On the surface it looks clean. Sparse. Neat. But beneath the surface, my bathroom is actually a cluttery-mess, or at least it is to me. My bathroom vanity is the testament to my disorganization and propensity to hold onto too much stuff. As I’ve slowly been trying to eradicate clutter from my life, I decided that if I was truly going to be efficient, I had to dig below the surface and attack all the “stuff” that is tucked away. This week my hall bath got a cleansing.
My small bathroom vanity holds three plastic bins full of makeup and hair items. The plastic bins were actually my attempt at organizing the clutter. And it did allow me to tuck many items neatly away. The only problem is that I have no idea what is really in those bins, and they are a hassle to take in and out.
To the left of those bins is just…well. Stuff. Lots and lots of stuff. As I discovered, it was not only some cleaning supplies but…
6 Irons – Flat and Curling,
Over a dozen toothbrushes,
4 bags of hair,
Lots of hairbrushes and combs,
6 bottles of shampoo and conditioner,
3 Cans of Insect Repellant,
And the list goes on. My cabinet was the perfect example of our consumerist culture — buy just too buy. I bought toothbrushes to have extra, not realizing that I already had extra. I bought insect repellant to protect our skin against mosquitos, not remembering that I had also done that every summer before. I bought new flat irons when I was ready for a makeover, not caring that my old flat irons were just fine. it’s my lack of styling skills that need to be replaced. I bought shampoo because I forgot that I had unopened bottles of shampoo hidden underneath the cleansers, hair tools, and insect repellants.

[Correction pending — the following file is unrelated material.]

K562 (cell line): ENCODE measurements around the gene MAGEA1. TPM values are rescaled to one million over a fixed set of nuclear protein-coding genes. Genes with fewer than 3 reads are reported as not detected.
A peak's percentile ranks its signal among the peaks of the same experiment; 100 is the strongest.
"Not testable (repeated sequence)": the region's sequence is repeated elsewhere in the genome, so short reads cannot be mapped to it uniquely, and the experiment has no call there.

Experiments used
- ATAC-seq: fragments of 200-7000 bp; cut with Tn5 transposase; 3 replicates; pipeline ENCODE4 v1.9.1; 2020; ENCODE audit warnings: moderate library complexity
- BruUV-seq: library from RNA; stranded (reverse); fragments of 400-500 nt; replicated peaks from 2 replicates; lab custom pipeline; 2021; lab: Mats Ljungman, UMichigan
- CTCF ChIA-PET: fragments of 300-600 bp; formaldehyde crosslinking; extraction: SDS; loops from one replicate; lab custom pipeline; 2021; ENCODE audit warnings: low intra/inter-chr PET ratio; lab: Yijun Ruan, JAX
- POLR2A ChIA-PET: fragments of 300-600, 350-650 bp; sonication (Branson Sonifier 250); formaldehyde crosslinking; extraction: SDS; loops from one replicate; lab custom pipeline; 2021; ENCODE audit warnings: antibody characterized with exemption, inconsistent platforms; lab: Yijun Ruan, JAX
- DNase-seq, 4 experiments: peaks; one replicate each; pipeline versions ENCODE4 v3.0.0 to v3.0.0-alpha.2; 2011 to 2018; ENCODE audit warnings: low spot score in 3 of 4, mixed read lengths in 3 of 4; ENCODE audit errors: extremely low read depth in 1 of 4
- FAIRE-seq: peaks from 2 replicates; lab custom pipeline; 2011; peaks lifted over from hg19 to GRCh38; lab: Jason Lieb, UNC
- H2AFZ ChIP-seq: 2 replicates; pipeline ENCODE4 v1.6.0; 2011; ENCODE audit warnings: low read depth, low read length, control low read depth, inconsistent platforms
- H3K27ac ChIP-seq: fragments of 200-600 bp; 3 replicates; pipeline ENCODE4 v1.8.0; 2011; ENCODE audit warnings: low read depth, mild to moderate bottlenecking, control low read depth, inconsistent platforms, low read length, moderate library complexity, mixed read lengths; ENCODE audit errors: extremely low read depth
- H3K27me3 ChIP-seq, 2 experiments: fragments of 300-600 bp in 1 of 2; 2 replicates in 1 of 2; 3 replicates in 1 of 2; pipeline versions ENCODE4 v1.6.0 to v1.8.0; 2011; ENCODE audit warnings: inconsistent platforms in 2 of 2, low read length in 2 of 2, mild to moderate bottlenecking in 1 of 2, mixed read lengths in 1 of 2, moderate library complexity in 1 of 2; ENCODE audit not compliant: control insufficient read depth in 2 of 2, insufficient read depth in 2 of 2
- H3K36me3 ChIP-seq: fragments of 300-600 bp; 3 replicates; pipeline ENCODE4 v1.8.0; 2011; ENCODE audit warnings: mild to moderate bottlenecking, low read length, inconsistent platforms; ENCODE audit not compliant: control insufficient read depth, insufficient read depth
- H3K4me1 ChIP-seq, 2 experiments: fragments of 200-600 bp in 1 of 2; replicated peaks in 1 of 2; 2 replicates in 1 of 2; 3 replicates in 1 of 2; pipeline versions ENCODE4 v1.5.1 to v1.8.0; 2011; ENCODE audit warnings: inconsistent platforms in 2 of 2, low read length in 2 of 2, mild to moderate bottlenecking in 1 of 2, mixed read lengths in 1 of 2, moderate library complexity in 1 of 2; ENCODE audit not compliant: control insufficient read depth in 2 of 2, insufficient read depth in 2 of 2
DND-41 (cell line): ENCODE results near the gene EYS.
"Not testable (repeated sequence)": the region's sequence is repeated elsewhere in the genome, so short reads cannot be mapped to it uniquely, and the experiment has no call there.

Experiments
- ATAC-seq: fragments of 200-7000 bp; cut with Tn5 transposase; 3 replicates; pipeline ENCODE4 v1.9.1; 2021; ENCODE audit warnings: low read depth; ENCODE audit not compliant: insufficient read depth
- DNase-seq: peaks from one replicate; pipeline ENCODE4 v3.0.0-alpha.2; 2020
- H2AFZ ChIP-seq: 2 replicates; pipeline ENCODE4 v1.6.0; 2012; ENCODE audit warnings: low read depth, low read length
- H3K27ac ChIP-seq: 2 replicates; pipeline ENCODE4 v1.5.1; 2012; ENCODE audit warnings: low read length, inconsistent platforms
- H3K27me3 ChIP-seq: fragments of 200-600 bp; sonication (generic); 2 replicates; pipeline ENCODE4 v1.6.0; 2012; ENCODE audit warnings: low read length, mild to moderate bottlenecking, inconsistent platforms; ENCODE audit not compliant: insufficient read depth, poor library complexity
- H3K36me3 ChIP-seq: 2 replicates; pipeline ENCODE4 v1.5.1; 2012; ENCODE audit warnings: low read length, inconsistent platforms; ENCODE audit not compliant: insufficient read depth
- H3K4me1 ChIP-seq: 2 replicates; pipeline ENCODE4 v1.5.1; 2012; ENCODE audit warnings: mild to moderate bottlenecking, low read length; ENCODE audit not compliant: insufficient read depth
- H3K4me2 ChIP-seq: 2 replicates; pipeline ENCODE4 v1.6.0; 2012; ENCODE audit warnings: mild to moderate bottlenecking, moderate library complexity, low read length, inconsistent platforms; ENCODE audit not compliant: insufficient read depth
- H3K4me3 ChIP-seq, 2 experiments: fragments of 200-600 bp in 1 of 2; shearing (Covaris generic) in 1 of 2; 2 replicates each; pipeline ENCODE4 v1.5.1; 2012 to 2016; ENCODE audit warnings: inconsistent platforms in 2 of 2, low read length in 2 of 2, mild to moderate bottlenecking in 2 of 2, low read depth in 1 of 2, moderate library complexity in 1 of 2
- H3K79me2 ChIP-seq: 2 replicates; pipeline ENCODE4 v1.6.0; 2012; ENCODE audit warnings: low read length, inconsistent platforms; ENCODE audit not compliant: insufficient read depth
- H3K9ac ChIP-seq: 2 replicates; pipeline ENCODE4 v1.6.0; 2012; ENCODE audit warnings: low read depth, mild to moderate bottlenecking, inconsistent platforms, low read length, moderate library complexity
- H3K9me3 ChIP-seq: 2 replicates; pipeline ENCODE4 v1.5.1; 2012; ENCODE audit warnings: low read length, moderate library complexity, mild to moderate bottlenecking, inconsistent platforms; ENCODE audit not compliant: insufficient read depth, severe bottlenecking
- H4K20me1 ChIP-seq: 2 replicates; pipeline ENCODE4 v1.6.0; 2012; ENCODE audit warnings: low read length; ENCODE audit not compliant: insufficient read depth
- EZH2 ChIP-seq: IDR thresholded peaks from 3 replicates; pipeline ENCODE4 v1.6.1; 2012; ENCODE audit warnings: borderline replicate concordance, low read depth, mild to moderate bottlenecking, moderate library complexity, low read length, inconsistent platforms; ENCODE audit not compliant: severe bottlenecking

I have to do better, and I did. I got rid of some stuff, but didn’t want to contribute to already filled landfills, so I thought it better to organize the stuff so I knew it was there and could actually use it. I tossed the plastic bins, and opted for an open, bathroom tote (for college kids), that allows for easy access and viewing.
If you are due for a vanity check, here is one question that will help you sort through the clutter:
- Have you used it in the last month?
If not, then it can probably be eradicated from your vanity. In an effort to not contribute to waste, depending upon where you live, you can donate unopened bottles of cleansers or hair products to thrift stores. (In California probably not, but in Oklahoma City, it’s just fine.) You can also donate unused products and hair tools in good condition to women’s shelters. African American families in shelters have special needs for specific types of hair products, so this donation could really help someone. You can also share unwanted products with families and friends.
Once you’ve gotten rid of some items, it’s time to organize the rest. Put rarely used items in the back of the cabinet. Place small items like toothbrushes or makeup items in bins that are easy to access.
Organizing your bathroom cabinet may seem like a menial task– who cares what goes on in there? But it’s like taking care of your body. Just because you can’t see the effects of that donut on your heart, doesn’t mean you shouldn’t try to clean up your diet. Your cabinets are the inside of your home.